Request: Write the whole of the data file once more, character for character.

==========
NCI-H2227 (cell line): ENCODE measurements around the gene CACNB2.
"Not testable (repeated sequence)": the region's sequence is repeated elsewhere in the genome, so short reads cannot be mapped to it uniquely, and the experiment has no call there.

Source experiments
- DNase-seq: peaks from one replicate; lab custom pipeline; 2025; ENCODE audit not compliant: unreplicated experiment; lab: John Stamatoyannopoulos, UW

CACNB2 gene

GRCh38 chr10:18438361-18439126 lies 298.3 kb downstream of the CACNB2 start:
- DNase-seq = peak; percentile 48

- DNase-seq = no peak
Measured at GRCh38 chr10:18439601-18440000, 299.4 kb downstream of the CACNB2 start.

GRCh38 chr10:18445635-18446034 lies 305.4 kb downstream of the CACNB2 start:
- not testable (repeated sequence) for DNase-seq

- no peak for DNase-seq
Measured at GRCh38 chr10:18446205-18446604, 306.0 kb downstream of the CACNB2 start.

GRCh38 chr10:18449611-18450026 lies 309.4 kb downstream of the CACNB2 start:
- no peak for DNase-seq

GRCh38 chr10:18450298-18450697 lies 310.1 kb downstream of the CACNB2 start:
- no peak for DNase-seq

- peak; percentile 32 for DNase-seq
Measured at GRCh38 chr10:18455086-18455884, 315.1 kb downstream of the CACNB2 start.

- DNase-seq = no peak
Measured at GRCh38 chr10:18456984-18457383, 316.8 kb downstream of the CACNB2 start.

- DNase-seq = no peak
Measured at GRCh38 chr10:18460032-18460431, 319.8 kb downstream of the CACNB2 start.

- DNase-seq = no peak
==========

NCI-H2227 (cell line): ENCODE measurements around the gene CACNB2.
"Not testable (repeated sequence)": the region's sequence is repeated elsewhere in the genome, so short reads cannot be mapped to it uniquely, and the experiment has no call there.

Source experiments
- DNase-seq: peaks from one replicate; lab custom pipeline; 2025; ENCODE audit not compliant: unreplicated experiment; lab: John Stamatoyannopoulos, UW

CACNB2 gene

GRCh38 chr10:18438361-18439126 lies 298.3 kb downstream of the CACNB2 start:
- DNase-seq = peak; percentile 48

- DNase-seq = no peak
Measured at GRCh38 chr10:18439601-18440000, 299.4 kb downstream of the CACNB2 start.

GRCh38 chr10:18445635-18446034 lies 305.4 kb downstream of the CACNB2 start:
- not testable (repeated sequence) for DNase-seq

- no peak for DNase-seq
Measured at GRCh38 chr10:18446205-18446604, 306.0 kb downstream of the CACNB2 start.

GRCh38 chr10:18449611-18450026 lies 309.4 kb downstream of the CACNB2 start:
- no peak for DNase-seq

GRCh38 chr10:18450298-18450697 lies 310.1 kb downstream of the CACNB2 start:
- no peak for DNase-seq

- peak; percentile 32 for DNase-seq
Measured at GRCh38 chr10:18455086-18455884, 315.1 kb downstream of the CACNB2 start.

- DNase-seq = no peak
Measured at GRCh38 chr10:18456984-18457383, 316.8 kb downstream of the CACNB2 start.

- DNase-seq = no peak
Measured at GRCh38 chr10:18460032-18460431, 319.8 kb downstream of the CACNB2 start.

- DNase-seq = no peak